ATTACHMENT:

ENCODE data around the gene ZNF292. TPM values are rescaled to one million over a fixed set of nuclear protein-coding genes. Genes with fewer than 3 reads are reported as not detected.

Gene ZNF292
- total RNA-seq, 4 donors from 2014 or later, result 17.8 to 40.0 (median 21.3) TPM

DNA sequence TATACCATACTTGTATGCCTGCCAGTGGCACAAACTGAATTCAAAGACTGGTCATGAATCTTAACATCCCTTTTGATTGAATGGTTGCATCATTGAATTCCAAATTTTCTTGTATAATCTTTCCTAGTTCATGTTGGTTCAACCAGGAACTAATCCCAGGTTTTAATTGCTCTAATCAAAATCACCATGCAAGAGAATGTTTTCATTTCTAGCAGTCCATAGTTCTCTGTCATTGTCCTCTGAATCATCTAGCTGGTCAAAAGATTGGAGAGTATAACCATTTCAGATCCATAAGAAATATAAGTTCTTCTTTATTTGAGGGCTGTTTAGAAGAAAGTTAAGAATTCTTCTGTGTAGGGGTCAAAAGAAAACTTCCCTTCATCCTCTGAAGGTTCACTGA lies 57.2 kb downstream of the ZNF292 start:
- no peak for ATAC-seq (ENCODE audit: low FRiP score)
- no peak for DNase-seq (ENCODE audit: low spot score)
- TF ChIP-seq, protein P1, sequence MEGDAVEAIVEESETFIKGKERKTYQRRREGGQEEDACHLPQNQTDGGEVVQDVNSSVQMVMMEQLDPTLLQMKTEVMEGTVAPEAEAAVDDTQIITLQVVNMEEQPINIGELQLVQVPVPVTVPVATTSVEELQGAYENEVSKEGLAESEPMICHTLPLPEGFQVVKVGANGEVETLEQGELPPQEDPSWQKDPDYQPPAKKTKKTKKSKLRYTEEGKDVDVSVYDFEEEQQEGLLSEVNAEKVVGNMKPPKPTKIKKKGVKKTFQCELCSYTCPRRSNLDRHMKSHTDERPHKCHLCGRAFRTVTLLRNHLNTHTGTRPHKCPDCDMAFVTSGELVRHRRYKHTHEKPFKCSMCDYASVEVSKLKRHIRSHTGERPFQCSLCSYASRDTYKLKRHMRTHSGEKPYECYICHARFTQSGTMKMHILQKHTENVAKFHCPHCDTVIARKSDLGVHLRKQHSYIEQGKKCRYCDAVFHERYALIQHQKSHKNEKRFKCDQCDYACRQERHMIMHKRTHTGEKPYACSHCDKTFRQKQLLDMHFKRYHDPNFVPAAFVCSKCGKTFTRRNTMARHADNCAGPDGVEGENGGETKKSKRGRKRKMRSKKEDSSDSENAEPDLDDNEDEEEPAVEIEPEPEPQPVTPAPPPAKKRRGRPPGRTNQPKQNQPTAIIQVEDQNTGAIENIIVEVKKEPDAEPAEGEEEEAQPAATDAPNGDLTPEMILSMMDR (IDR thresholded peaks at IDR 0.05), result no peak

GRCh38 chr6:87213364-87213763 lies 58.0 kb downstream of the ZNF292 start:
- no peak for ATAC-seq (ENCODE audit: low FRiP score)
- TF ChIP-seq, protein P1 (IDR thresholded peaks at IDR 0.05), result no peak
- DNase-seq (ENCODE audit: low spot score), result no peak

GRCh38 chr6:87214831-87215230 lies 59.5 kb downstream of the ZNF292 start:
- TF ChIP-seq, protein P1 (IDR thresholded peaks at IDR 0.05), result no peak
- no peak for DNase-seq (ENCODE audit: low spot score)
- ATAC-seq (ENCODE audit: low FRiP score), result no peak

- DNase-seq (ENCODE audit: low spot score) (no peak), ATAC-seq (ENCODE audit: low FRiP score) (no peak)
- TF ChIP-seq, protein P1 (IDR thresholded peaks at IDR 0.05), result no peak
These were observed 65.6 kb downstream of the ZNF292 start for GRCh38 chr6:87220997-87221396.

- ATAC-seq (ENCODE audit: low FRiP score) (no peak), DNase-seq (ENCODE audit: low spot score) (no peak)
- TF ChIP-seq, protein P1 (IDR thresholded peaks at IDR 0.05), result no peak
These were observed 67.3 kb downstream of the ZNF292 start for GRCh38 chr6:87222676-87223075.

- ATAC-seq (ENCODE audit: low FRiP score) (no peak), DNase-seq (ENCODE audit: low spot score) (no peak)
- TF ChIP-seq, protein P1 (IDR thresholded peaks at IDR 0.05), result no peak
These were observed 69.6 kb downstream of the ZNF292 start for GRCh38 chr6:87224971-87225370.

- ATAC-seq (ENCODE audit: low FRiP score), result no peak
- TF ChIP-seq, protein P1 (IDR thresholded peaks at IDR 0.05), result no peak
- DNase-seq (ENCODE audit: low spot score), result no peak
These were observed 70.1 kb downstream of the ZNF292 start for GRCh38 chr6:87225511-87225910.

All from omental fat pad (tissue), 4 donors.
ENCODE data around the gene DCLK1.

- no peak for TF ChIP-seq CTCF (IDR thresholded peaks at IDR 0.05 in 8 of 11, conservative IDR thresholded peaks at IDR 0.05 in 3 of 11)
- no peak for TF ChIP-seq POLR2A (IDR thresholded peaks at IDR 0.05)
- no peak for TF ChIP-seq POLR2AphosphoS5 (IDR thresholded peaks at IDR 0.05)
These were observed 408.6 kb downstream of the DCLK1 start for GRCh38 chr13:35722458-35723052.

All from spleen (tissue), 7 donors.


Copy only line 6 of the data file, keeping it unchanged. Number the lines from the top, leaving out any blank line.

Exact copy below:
- no peak for DNase-seq (ENCODE audit: low spot score)